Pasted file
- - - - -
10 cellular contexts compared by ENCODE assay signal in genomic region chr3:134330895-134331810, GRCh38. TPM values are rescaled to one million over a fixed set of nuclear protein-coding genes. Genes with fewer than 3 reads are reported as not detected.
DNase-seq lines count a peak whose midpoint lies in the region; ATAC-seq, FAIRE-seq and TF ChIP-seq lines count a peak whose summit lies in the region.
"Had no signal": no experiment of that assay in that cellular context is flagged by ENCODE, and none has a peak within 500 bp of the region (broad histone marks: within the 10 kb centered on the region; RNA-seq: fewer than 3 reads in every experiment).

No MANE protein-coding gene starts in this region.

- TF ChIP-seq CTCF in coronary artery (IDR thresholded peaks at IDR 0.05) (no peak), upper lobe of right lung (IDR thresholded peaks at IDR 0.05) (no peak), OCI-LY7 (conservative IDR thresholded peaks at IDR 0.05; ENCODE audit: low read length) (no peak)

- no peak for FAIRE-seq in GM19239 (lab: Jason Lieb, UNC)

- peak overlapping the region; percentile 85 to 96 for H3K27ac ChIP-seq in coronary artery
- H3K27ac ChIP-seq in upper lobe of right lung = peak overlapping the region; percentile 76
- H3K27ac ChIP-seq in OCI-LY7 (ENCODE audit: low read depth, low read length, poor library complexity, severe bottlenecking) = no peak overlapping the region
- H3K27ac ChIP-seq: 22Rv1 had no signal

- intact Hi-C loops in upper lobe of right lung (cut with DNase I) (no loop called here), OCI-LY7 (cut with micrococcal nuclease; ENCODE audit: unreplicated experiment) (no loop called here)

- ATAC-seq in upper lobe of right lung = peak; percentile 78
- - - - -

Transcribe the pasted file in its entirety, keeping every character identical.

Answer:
10 cellular contexts compared by ENCODE assay signal in genomic region chr3:134330895-134331810, GRCh38. TPM values are rescaled to one million over a fixed set of nuclear protein-coding genes. Genes with fewer than 3 reads are reported as not detected.
DNase-seq lines count a peak whose midpoint lies in the region; ATAC-seq, FAIRE-seq and TF ChIP-seq lines count a peak whose summit lies in the region.
"Had no signal": no experiment of that assay in that cellular context is flagged by ENCODE, and none has a peak within 500 bp of the region (broad histone marks: within the 10 kb centered on the region; RNA-seq: fewer than 3 reads in every experiment).

No MANE protein-coding gene starts in this region.

- TF ChIP-seq CTCF in coronary artery (IDR thresholded peaks at IDR 0.05) (no peak), upper lobe of right lung (IDR thresholded peaks at IDR 0.05) (no peak), OCI-LY7 (conservative IDR thresholded peaks at IDR 0.05; ENCODE audit: low read length) (no peak)

- no peak for FAIRE-seq in GM19239 (lab: Jason Lieb, UNC)

- peak overlapping the region; percentile 85 to 96 for H3K27ac ChIP-seq in coronary artery
- H3K27ac ChIP-seq in upper lobe of right lung = peak overlapping the region; percentile 76
- H3K27ac ChIP-seq in OCI-LY7 (ENCODE audit: low read depth, low read length, poor library complexity, severe bottlenecking) = no peak overlapping the region
- H3K27ac ChIP-seq: 22Rv1 had no signal

- intact Hi-C loops in upper lobe of right lung (cut with DNase I) (no loop called here), OCI-LY7 (cut with micrococcal nuclease; ENCODE audit: unreplicated experiment) (no loop called here)

- ATAC-seq in upper lobe of right lung = peak; percentile 78